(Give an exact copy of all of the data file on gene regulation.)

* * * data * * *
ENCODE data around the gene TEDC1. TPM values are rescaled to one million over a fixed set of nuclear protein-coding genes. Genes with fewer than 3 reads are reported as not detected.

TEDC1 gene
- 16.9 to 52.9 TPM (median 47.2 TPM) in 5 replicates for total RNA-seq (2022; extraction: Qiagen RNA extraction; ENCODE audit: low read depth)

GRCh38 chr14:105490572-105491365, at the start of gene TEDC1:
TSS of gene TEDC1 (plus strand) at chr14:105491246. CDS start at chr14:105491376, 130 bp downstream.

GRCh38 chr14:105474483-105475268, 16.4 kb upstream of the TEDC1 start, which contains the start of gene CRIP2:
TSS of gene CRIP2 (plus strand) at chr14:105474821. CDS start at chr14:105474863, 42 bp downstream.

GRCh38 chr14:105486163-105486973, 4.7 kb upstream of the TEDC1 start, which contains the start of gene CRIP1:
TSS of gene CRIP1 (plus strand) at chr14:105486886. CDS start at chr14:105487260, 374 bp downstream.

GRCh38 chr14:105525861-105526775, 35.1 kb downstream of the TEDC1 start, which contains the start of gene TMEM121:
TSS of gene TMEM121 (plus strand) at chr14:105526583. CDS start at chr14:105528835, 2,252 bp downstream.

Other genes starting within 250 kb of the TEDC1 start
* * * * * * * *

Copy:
ENCODE data around the gene TEDC1. TPM values are rescaled to one million over a fixed set of nuclear protein-coding genes. Genes with fewer than 3 reads are reported as not detected.

TEDC1 gene
- 16.9 to 52.9 TPM (median 47.2 TPM) in 5 replicates for total RNA-seq (2022; extraction: Qiagen RNA extraction; ENCODE audit: low read depth)

GRCh38 chr14:105490572-105491365, at the start of gene TEDC1:
TSS of gene TEDC1 (plus strand) at chr14:105491246. CDS start at chr14:105491376, 130 bp downstream.

GRCh38 chr14:105474483-105475268, 16.4 kb upstream of the TEDC1 start, which contains the start of gene CRIP2:
TSS of gene CRIP2 (plus strand) at chr14:105474821. CDS start at chr14:105474863, 42 bp downstream.

GRCh38 chr14:105486163-105486973, 4.7 kb upstream of the TEDC1 start, which contains the start of gene CRIP1:
TSS of gene CRIP1 (plus strand) at chr14:105486886. CDS start at chr14:105487260, 374 bp downstream.

GRCh38 chr14:105525861-105526775, 35.1 kb downstream of the TEDC1 start, which contains the start of gene TMEM121:
TSS of gene TMEM121 (plus strand) at chr14:105526583. CDS start at chr14:105528835, 2,252 bp downstream.

Other genes starting within 250 kb of the TEDC1 start